HOMILY: What it Means to Be Called by God

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This homily is brought to you by Fr. Brian Zumbrum, OSFS, an Oblate of St. Francis de Sales, friend and fellow alum of the Washington Theological Union. He is currently serving as Director of Mission at Nativity Prep in Wilmington, DE.

2nd Sunday in Ordinary Time, Year A | January 18/19, 2014

PROTIP: Before reading on, be sure to take a look at the Sunday readings here. This homily focuses on the first and second readings.

When I was young, I wanted to be a superhero. C’mon who didn’t want to be able to fly, or use super strength or read minds?

I remember having vivid daydreams of racing into burning buildings to lead people to safety, of rescuing helpless children trapped under a pile of rubble.

I was going to be someone special.

As I got older, I realized that super strength was definitely not one of my gifts. And despite appearances, my ears were not big enough for me to fly.

But that doesn’t mean I lost those visions of grandeur.

I still daydreamed of how I would become special.

Only this time, it involved a collar. I saw throngs of people coming back to Church because of my profound preaching. I saw myself standing before huge crowds denouncing injustice. I saw myself dying bravely for the faith that I loved.

I was convinced that I had discovered my vocation. Like the prophet of Isaiah, I would become God’s servant. I would be a light to the nations. I would be an instrument of God’s salvation.

I eagerly cried out, Here I am Lord. I come to do your will.

So imagine my confusion and disappointment when none of it happened.

I didn’t gain a halo.

The collar was just a piece of plastic.

And I was the same young man that I was the day before I entered.

What did I miss?

I thought I had answered the call. I thought I had faithfully followed where God was leading me.

So why did it all seem so ordinary? Why was life still filled with its share of monotony and sadness, frustrations and questions? Why didn’t I feel special?

I thought a lot about my naiveté as I was reflecting on these readings for this weekend. For I believe that my former understanding of vocation is not unusual, though it may be a tad dramatic.

Too often, we have this idea that each of us has a narrowly defined box labeled our vocation. Our life is meant to be a grand quest for this elusive vocation. And we will never be perfectly happy until we have arrived.

And yet, for the vast majority of us, this is not what we experience our lives to be. We are disappointed by those we work for and those we live with. We are hurt by the spouse we love and the children we raised. We may be where God wants us, but that still doesn’t make it any easier. We experience the hard truths that life isn’t perfect. And neither are we.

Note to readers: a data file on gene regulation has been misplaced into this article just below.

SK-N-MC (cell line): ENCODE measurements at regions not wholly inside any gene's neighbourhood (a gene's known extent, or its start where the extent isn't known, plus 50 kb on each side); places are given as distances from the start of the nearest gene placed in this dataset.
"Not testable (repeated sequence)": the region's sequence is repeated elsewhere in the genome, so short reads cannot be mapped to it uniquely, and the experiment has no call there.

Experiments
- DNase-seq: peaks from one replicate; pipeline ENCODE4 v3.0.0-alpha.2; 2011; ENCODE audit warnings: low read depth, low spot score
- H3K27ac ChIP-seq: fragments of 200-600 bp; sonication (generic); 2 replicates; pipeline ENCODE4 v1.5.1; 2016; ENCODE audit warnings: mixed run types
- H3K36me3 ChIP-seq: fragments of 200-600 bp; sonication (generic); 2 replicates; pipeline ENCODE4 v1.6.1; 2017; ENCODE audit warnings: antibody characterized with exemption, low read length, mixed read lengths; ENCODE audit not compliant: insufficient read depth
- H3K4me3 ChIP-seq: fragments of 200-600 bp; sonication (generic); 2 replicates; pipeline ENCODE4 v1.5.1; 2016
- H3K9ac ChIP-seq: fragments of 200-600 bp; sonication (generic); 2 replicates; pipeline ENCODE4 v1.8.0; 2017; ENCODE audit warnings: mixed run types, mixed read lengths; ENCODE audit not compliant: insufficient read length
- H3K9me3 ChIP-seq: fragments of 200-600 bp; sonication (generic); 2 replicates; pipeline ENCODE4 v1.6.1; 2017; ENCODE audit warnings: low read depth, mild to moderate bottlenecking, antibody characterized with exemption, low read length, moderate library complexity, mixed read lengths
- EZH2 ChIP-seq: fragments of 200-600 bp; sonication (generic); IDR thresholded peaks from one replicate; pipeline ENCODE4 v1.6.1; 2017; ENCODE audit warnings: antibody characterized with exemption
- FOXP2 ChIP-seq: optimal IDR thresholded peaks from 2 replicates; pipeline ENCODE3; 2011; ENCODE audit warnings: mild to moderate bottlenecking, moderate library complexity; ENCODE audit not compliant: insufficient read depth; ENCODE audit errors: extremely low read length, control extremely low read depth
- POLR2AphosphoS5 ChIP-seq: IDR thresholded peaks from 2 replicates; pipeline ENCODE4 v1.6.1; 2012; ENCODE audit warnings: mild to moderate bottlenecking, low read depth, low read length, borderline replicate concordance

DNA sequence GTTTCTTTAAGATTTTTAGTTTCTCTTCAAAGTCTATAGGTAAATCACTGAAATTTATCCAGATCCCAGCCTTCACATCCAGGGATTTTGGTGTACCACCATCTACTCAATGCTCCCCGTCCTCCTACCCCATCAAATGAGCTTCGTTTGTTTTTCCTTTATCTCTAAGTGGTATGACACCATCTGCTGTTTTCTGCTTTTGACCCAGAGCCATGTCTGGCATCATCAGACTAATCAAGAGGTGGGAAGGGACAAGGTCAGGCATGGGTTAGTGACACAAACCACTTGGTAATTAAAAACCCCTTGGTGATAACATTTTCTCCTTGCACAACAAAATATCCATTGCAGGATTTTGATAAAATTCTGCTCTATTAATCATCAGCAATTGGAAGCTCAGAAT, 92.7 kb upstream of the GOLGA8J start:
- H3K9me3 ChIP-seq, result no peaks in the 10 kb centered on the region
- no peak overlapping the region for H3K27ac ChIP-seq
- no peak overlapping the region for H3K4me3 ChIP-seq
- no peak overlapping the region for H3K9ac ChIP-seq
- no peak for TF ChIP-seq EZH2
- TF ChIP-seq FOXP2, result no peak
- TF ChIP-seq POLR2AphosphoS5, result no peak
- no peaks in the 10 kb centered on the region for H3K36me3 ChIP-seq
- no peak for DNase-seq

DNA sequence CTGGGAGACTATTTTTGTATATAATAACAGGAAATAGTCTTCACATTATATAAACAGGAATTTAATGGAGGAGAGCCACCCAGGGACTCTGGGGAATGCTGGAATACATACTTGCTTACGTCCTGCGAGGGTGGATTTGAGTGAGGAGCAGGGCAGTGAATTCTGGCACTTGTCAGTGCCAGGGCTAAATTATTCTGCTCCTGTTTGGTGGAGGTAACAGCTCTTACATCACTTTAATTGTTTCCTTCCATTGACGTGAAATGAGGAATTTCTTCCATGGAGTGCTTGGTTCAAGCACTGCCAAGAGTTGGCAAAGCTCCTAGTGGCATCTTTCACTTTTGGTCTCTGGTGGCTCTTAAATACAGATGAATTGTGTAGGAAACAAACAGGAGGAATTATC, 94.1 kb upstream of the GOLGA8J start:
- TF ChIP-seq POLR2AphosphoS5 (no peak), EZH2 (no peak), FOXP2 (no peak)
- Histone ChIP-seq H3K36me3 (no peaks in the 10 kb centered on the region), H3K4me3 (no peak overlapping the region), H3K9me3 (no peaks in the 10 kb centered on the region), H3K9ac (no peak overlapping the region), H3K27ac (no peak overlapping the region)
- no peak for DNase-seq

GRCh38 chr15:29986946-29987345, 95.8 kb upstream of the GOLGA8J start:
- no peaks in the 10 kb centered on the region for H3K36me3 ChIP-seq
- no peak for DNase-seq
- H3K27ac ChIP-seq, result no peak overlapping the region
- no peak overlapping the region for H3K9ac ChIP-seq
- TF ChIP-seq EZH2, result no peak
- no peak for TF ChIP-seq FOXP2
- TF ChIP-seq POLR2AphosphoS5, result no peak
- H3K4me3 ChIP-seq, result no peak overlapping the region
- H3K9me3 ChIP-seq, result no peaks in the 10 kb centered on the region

Thankfully, our naïve picture of vocation is not the one we find in our readings today.

On the contrary, our readings offer two lessons that fundamentally challenge our narrow perspective on what it means to be called by our God.

One, we are reminded that we are not special because of what we do.

We are special because of who we are, from those very first moments in which we were formed in the womb.

We are God’s beloved children.

And therefore, it does not matter how much money we make or how many prayers we say, it does not matter how many people we have slept with or how dark our past may be, it does not matter what our title is or how many awards we win.

God is with us. Loving us. Rejoicing in us. Forgiving us. Comforting us. Believing in us.

And therefore, as beloved children of God, we are able to live a life of holiness right now, in whatever circumstances we find ourselves.

Whether we are where we know God wants us to be, or whether we are still searching or whether we are stuck or whether we are falling. We can still be holy.

And that my friends is the second lesson. Life will not be perfect. We will not be perfect.

But we can still become holy.

For we can offer each action in love to the one who first loved us.

We can turn all of the myriad activities of our lives into opportunities for grace.

Whether we are where we know God wants us to be, or whether we are still searching or whether we are stuck or whether we are falling. We can still be holy.

Changing diapers and paying bills. Meeting deadlines and trying out for the basketball team. Mending fences and kissing scraped knees. Washing floors and picking up trash off the floor. Tolerating roommates and finishing homework. Sitting through meetings and sitting in traffic.

This is the true material of which a vocation is made.

So let us stop searching for perfection and embrace that path that we are currently on realizing that it is the only path in which we will encounter God.

Life truly can’t get more special than that. May God be Praised.

Image courtesy of Photokanok / FreeDigitalPhotos.net

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